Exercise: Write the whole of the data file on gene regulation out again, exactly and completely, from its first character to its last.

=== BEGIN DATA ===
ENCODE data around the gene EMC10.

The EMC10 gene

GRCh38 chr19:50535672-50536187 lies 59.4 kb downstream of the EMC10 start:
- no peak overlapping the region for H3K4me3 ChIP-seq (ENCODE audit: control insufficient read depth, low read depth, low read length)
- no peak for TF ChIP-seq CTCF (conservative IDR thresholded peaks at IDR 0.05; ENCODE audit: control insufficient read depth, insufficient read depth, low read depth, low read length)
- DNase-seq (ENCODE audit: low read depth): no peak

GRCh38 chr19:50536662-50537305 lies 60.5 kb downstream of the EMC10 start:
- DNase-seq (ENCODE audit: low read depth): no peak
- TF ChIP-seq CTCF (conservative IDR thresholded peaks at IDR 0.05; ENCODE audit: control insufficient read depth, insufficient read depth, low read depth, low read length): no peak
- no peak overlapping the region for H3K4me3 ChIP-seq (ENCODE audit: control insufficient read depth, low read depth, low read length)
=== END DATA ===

ENCODE data around the gene EMC10.

The EMC10 gene

GRCh38 chr19:50535672-50536187 lies 59.4 kb downstream of the EMC10 start:
- no peak overlapping the region for H3K4me3 ChIP-seq (ENCODE audit: control insufficient read depth, low read depth, low read length)
- no peak for TF ChIP-seq CTCF (conservative IDR thresholded peaks at IDR 0.05; ENCODE audit: control insufficient read depth, insufficient read depth, low read depth, low read length)
- DNase-seq (ENCODE audit: low read depth): no peak

GRCh38 chr19:50536662-50537305 lies 60.5 kb downstream of the EMC10 start:
- DNase-seq (ENCODE audit: low read depth): no peak
- TF ChIP-seq CTCF (conservative IDR thresholded peaks at IDR 0.05; ENCODE audit: control insufficient read depth, insufficient read depth, low read depth, low read length): no peak
- no peak overlapping the region for H3K4me3 ChIP-seq (ENCODE audit: control insufficient read depth, low read depth, low read length)